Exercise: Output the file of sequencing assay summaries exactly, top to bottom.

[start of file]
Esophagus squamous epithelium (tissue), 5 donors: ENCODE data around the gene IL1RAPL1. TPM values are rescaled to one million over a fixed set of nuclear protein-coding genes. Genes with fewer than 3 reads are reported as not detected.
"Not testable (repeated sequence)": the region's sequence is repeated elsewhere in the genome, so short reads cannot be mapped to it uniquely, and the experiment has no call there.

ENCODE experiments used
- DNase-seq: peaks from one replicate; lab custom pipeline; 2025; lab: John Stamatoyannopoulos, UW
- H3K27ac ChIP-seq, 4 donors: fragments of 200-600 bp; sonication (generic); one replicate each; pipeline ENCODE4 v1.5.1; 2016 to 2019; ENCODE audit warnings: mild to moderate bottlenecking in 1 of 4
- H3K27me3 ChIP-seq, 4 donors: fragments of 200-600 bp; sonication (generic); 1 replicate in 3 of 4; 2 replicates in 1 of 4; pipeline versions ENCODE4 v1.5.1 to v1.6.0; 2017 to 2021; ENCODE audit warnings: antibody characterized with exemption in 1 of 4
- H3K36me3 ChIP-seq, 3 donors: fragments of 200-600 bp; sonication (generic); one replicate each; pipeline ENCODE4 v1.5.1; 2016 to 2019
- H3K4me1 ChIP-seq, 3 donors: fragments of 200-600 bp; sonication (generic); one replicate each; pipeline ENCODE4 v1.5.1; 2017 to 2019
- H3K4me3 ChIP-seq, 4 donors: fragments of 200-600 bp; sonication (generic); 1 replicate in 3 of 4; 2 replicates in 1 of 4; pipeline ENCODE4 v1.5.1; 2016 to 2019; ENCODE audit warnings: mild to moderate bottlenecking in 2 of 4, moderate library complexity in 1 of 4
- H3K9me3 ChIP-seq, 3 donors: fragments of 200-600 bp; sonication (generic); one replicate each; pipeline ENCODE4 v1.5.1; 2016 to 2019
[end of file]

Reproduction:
Esophagus squamous epithelium (tissue), 5 donors: ENCODE data around the gene IL1RAPL1. TPM values are rescaled to one million over a fixed set of nuclear protein-coding genes. Genes with fewer than 3 reads are reported as not detected.
"Not testable (repeated sequence)": the region's sequence is repeated elsewhere in the genome, so short reads cannot be mapped to it uniquely, and the experiment has no call there.

ENCODE experiments used
- DNase-seq: peaks from one replicate; lab custom pipeline; 2025; lab: John Stamatoyannopoulos, UW
- H3K27ac ChIP-seq, 4 donors: fragments of 200-600 bp; sonication (generic); one replicate each; pipeline ENCODE4 v1.5.1; 2016 to 2019; ENCODE audit warnings: mild to moderate bottlenecking in 1 of 4
- H3K27me3 ChIP-seq, 4 donors: fragments of 200-600 bp; sonication (generic); 1 replicate in 3 of 4; 2 replicates in 1 of 4; pipeline versions ENCODE4 v1.5.1 to v1.6.0; 2017 to 2021; ENCODE audit warnings: antibody characterized with exemption in 1 of 4
- H3K36me3 ChIP-seq, 3 donors: fragments of 200-600 bp; sonication (generic); one replicate each; pipeline ENCODE4 v1.5.1; 2016 to 2019
- H3K4me1 ChIP-seq, 3 donors: fragments of 200-600 bp; sonication (generic); one replicate each; pipeline ENCODE4 v1.5.1; 2017 to 2019
- H3K4me3 ChIP-seq, 4 donors: fragments of 200-600 bp; sonication (generic); 1 replicate in 3 of 4; 2 replicates in 1 of 4; pipeline ENCODE4 v1.5.1; 2016 to 2019; ENCODE audit warnings: mild to moderate bottlenecking in 2 of 4, moderate library complexity in 1 of 4
- H3K9me3 ChIP-seq, 3 donors: fragments of 200-600 bp; sonication (generic); one replicate each; pipeline ENCODE4 v1.5.1; 2016 to 2019